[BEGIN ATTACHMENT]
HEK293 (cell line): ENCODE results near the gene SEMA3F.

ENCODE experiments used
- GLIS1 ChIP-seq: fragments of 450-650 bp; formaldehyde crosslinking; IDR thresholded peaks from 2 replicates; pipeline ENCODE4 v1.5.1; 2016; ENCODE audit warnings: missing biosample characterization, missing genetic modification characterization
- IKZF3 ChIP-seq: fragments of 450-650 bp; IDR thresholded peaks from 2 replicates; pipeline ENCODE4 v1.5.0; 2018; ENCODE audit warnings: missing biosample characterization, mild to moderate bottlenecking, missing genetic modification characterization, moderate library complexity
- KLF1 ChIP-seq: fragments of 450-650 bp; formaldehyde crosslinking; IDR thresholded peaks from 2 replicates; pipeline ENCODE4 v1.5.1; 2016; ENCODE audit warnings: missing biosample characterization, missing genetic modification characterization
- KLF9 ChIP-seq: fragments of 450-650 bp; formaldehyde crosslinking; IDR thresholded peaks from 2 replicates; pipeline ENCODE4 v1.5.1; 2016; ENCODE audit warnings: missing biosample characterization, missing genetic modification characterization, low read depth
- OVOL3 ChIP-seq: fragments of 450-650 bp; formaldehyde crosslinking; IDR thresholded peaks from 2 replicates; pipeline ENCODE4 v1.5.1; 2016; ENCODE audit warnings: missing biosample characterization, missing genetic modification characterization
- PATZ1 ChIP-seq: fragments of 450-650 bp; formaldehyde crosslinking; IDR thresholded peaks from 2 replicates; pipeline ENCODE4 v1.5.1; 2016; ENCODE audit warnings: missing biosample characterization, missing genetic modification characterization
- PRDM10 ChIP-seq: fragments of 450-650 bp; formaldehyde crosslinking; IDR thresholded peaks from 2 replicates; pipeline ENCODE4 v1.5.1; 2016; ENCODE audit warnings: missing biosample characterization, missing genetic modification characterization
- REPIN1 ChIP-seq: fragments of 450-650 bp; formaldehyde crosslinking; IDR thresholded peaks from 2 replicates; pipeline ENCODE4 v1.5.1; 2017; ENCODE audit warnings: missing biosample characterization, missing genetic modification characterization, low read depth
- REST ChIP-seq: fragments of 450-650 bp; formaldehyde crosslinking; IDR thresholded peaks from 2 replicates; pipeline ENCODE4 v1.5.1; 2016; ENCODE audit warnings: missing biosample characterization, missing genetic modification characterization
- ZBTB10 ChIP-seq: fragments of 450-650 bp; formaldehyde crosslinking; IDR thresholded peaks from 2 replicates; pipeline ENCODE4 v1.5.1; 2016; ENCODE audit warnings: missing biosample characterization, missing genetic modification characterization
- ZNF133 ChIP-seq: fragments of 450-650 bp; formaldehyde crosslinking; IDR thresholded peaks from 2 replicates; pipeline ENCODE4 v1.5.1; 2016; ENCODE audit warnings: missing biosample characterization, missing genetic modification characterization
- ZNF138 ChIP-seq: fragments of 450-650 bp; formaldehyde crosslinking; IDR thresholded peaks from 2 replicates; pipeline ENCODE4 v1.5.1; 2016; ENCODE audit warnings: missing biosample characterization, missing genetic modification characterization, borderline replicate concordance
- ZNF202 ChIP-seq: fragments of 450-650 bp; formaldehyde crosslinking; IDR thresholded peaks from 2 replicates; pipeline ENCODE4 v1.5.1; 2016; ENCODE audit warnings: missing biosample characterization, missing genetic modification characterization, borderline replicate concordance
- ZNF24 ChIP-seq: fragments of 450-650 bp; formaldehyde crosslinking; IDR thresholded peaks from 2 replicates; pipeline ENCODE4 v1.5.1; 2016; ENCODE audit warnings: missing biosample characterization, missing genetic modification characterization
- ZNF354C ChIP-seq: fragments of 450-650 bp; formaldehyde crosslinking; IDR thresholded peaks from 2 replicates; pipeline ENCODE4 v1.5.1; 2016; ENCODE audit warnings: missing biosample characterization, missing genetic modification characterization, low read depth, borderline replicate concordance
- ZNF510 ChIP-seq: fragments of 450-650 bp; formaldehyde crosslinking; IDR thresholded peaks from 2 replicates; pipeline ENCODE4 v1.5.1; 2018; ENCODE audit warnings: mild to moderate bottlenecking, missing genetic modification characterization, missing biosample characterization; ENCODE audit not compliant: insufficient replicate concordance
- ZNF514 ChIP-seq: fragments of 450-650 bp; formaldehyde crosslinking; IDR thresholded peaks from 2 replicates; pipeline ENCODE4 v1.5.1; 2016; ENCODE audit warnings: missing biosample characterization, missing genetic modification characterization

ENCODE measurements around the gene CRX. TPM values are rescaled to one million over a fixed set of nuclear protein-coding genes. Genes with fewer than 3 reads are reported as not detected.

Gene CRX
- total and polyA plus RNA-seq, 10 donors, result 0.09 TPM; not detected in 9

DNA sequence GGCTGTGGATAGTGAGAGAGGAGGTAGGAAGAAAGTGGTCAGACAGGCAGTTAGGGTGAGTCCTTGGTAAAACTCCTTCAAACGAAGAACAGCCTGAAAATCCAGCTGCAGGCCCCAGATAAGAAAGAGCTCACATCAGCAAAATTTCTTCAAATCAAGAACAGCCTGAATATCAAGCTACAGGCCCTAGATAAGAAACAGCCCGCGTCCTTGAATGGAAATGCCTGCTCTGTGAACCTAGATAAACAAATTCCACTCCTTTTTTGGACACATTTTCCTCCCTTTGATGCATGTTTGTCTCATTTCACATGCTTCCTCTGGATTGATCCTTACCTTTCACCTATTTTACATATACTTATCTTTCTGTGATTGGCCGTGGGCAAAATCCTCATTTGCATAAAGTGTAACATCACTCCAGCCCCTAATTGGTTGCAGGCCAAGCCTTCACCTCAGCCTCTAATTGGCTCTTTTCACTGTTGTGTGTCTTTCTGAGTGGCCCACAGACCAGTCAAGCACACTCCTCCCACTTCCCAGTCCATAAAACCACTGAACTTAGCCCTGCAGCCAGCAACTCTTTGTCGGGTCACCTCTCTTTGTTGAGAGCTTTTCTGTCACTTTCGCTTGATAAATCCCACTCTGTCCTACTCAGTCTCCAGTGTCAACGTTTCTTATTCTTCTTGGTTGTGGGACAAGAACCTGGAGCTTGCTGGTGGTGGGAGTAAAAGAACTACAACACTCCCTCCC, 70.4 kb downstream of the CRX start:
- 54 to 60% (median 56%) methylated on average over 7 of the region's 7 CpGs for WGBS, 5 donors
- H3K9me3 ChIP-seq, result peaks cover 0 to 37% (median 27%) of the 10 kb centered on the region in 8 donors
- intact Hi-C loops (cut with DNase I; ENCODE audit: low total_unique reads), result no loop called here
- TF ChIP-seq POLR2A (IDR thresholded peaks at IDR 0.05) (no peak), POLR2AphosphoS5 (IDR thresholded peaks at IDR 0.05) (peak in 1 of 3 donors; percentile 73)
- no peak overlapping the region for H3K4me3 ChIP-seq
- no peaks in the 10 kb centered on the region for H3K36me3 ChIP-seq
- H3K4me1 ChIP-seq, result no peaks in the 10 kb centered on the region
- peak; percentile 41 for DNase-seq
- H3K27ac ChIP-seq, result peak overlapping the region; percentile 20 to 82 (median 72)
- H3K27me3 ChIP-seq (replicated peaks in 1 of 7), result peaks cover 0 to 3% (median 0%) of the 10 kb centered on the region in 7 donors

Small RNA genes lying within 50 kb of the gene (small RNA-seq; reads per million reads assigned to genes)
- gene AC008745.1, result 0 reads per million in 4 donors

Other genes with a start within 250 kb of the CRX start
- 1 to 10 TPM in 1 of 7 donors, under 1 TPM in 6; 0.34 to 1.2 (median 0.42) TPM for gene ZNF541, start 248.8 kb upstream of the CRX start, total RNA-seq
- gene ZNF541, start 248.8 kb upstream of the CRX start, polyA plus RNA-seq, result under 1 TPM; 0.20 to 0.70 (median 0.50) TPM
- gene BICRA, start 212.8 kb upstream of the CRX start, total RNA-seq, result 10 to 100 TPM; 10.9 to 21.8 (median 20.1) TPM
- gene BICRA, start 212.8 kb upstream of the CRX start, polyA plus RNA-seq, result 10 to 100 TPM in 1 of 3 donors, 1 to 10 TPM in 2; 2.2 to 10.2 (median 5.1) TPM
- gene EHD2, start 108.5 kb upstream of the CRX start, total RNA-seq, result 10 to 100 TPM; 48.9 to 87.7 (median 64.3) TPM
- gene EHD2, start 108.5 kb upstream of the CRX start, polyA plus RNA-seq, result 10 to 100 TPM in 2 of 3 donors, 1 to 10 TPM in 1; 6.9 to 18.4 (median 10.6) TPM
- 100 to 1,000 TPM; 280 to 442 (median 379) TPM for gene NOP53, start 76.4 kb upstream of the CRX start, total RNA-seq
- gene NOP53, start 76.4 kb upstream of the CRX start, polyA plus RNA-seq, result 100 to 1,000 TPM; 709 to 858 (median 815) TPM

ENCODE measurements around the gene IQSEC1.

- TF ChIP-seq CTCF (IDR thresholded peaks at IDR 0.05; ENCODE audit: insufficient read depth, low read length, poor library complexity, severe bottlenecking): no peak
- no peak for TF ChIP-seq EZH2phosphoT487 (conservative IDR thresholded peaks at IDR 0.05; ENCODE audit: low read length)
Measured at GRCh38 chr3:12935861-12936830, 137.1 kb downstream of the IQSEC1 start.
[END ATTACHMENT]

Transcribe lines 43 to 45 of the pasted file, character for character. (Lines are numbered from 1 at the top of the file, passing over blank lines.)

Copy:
- 100 to 1,000 TPM; 280 to 442 (median 379) TPM for gene NOP53, start 76.4 kb upstream of the CRX start, total RNA-seq
- gene NOP53, start 76.4 kb upstream of the CRX start, polyA plus RNA-seq, result 100 to 1,000 TPM; 709 to 858 (median 815) TPM

ENCODE measurements around the gene IQSEC1.